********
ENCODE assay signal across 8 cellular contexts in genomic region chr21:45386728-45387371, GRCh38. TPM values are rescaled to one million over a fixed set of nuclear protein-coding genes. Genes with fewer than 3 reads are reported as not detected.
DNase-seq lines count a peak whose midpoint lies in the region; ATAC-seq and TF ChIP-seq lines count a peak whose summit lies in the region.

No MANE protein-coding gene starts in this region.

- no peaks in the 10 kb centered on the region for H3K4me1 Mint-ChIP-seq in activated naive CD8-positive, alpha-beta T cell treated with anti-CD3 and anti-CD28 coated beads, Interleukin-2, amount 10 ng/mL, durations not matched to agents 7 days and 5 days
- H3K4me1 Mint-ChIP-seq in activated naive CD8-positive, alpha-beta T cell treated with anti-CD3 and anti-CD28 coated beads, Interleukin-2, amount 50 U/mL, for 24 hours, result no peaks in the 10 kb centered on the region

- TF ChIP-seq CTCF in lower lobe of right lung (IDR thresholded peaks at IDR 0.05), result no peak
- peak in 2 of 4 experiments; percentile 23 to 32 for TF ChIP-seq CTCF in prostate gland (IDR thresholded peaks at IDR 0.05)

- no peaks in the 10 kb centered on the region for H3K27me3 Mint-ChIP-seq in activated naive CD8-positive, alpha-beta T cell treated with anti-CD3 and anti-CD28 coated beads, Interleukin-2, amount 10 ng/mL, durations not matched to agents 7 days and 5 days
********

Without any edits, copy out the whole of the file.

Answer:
ENCODE assay signal across 8 cellular contexts in genomic region chr21:45386728-45387371, GRCh38. TPM values are rescaled to one million over a fixed set of nuclear protein-coding genes. Genes with fewer than 3 reads are reported as not detected.
DNase-seq lines count a peak whose midpoint lies in the region; ATAC-seq and TF ChIP-seq lines count a peak whose summit lies in the region.

No MANE protein-coding gene starts in this region.

- no peaks in the 10 kb centered on the region for H3K4me1 Mint-ChIP-seq in activated naive CD8-positive, alpha-beta T cell treated with anti-CD3 and anti-CD28 coated beads, Interleukin-2, amount 10 ng/mL, durations not matched to agents 7 days and 5 days
- H3K4me1 Mint-ChIP-seq in activated naive CD8-positive, alpha-beta T cell treated with anti-CD3 and anti-CD28 coated beads, Interleukin-2, amount 50 U/mL, for 24 hours, result no peaks in the 10 kb centered on the region

- TF ChIP-seq CTCF in lower lobe of right lung (IDR thresholded peaks at IDR 0.05), result no peak
- peak in 2 of 4 experiments; percentile 23 to 32 for TF ChIP-seq CTCF in prostate gland (IDR thresholded peaks at IDR 0.05)

- no peaks in the 10 kb centered on the region for H3K27me3 Mint-ChIP-seq in activated naive CD8-positive, alpha-beta T cell treated with anti-CD3 and anti-CD28 coated beads, Interleukin-2, amount 10 ng/mL, durations not matched to agents 7 days and 5 days